Ransquawk

Globalization leads Greenback away from domestic influences

In the past when FX traders were seen as little more than gamblers with their employer bank’s money, the influences over each individual currency were well defined and the dollar, despite being the prime medium used to settle global trade was primarily influenced by domestic events.

Perhaps it is the totally new way in which the U.S. is now governed or the fact that the financial crisis has closed rather than widened the gap between Central Banks who now tend to work together as they appear to be driven by the same influence; inflation, but the FOMC while of academic interest is now starting to fade as a driver of the dollar.

The recent rally in the dollar has been based on President Trump and his unsurprising desire to dominate all he surveys. In the past his fief was domestic but as “Leader of the Free World” he clearly feels obliged to right all that ails the world (from his standpoint).

It was my opinion that the market was starting to move away from the “first Friday mayhem” that is the employment report to find a new piece of data to concentrate upon, most likely inflation, but I am beginning to believe that there is no data that will create sufficient interest, so another short-term driver could be set to disappear.

Does the world need a reserve currency anymore?

There is little doubt that the dollar remains the preeminent global currency. It was becoming threatened by the euro but that may take longer, if at all, to come to fruition. Clearly China has ambitions in that regard but much as the dollar was used in the 70’s and 80’s as a force for dominance, it is highly unlikely that that will be allowed to happen again and there will always be scepticism over Chinese motives however fanciful those views may be.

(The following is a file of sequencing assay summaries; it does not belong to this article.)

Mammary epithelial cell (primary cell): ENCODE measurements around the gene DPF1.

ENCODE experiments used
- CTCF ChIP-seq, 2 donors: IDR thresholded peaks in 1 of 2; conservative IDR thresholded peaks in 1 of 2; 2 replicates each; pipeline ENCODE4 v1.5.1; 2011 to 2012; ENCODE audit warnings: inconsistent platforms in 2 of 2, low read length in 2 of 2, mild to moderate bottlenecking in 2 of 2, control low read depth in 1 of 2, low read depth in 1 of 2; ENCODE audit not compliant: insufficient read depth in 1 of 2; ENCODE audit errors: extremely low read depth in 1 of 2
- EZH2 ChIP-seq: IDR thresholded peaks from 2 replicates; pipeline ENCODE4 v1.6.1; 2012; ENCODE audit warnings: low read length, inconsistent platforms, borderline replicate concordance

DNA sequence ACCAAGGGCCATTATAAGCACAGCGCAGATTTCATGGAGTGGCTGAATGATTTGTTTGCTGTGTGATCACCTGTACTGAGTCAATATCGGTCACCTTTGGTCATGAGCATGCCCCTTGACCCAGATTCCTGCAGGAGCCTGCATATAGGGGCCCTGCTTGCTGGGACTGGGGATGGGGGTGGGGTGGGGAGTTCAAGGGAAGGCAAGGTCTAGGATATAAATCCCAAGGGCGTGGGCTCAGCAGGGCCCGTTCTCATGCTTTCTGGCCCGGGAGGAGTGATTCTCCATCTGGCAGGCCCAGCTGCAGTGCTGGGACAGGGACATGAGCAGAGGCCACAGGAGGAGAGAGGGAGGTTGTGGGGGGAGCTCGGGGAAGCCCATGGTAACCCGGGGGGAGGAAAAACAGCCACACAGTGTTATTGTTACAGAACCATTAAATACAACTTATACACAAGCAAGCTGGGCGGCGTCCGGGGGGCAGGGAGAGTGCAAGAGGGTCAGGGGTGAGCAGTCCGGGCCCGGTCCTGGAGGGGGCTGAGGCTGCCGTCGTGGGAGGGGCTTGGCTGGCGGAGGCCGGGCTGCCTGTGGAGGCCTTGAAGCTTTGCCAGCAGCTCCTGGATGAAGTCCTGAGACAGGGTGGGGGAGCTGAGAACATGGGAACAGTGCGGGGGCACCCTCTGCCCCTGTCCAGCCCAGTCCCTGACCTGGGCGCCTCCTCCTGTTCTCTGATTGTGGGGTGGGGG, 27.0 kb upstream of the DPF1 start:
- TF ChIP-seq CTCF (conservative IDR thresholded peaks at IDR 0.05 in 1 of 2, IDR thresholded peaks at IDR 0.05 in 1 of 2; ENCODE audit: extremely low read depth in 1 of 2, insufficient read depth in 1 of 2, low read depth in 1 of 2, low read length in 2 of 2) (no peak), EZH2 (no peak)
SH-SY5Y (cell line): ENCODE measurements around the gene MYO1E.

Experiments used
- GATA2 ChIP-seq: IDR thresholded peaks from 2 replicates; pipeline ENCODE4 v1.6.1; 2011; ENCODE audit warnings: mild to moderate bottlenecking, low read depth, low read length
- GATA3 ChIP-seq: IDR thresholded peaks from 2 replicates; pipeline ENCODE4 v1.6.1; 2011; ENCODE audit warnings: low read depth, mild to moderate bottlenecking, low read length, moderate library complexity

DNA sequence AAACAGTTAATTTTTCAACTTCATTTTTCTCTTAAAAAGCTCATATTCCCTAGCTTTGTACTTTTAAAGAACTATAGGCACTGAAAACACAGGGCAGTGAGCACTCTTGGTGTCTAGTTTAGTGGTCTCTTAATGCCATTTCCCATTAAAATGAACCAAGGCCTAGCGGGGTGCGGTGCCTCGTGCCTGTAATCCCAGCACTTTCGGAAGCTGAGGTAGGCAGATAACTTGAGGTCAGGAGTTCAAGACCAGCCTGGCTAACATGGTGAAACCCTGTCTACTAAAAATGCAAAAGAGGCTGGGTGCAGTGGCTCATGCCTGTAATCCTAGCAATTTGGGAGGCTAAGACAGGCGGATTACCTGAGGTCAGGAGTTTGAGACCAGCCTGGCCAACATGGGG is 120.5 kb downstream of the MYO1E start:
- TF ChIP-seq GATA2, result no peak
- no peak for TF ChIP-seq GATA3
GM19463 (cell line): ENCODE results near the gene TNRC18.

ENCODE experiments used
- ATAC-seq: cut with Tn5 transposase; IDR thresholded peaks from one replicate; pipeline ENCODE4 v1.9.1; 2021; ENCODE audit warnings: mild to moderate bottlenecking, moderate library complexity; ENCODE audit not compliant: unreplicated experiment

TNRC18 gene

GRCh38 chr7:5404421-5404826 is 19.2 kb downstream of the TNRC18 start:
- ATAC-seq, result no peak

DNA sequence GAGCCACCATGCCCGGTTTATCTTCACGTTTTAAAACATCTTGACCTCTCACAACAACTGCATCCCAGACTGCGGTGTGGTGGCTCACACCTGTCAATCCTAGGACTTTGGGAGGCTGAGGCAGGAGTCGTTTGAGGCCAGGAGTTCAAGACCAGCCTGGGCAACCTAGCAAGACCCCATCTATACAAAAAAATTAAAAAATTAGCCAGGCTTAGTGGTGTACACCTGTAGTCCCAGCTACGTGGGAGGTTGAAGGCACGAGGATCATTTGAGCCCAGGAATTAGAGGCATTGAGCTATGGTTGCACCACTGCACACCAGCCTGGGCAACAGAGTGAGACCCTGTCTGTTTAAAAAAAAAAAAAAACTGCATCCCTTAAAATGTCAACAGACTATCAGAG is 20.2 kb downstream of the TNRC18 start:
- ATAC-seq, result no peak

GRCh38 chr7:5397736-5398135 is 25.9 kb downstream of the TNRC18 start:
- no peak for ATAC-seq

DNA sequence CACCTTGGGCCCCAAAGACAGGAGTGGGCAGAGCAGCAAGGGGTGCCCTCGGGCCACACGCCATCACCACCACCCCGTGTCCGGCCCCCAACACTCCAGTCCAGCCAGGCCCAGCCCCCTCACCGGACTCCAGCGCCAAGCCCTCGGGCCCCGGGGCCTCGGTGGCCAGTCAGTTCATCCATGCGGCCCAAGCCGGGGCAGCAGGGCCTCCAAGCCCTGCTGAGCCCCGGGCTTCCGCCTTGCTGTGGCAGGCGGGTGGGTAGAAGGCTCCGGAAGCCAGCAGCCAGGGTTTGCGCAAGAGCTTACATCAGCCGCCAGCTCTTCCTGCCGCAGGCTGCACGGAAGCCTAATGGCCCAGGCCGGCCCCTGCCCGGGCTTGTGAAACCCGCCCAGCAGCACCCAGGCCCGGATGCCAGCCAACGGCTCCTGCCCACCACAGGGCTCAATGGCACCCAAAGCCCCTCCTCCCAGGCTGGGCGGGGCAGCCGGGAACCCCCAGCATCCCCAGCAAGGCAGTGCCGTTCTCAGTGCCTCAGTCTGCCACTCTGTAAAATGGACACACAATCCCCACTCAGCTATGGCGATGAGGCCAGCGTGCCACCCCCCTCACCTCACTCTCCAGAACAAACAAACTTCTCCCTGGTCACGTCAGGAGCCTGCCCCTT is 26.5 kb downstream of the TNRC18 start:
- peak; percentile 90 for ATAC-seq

Oil was one of the prime reasons that the dollars influence grew. The countries of the middle east, in the main, still use dollars although they are thinly disguised and Riyals, Dirhams or Dinars, pegged to the greenback.

Over the next 20/30 years oil will play a less and less significant role in the global economy and that will be the final nail in the dollar’s “global reserve coffin”.

Of course, over the same period, the role of fiat currencies in general will be questioned and at some point, a cryptocurrency backed by all the major nations could easily be adopted.  

Fifty or even forty years ago, futurists were imagining flying cars, space tourism and other innovations that were the stuff of science fiction but mundane matters like currencies and the global economy were simply passed by, but that is where the next innovation is likely to come.

Brexit bucks the trend

The financial crisis of 2007/8 was expected to be the end of the growing trend towards globalization as the interlinking of markets and their drivers had been a major contributory factor.

On the contrary, globalization has continued at a pace as, despite decades old political dogma that believed that capitalist economies would suffer boom/bust scenarios and periodic recessions, trade pacts and closer economic ties have become the norm.

It was therefore even more of a surprise that the UK decided to go it alone with Brexit rather than stay within the EU and try to affect change from within.

That is the issue with then Prime Minister Cameron’s fear of the rise of a new political party that was able to “rabble rouse’ to such an extent that he gave in to their demands which brought about his ultimate political demise.

The fact that the UK is going to try to “go it alone”, not being tied to any “trade bloc” is the ultimate political and economic “don’t try this at home kids” action that the world will watch but thank its god that it isn’t part of.

That is why I cannot hold out too much hope for the UK economy and the pound. Recession beckons and the only reason for the Bank of England to raise rates today or any time in the next three years is to give them a chance to cut them in the forlorn hope of stimulating economic growth.

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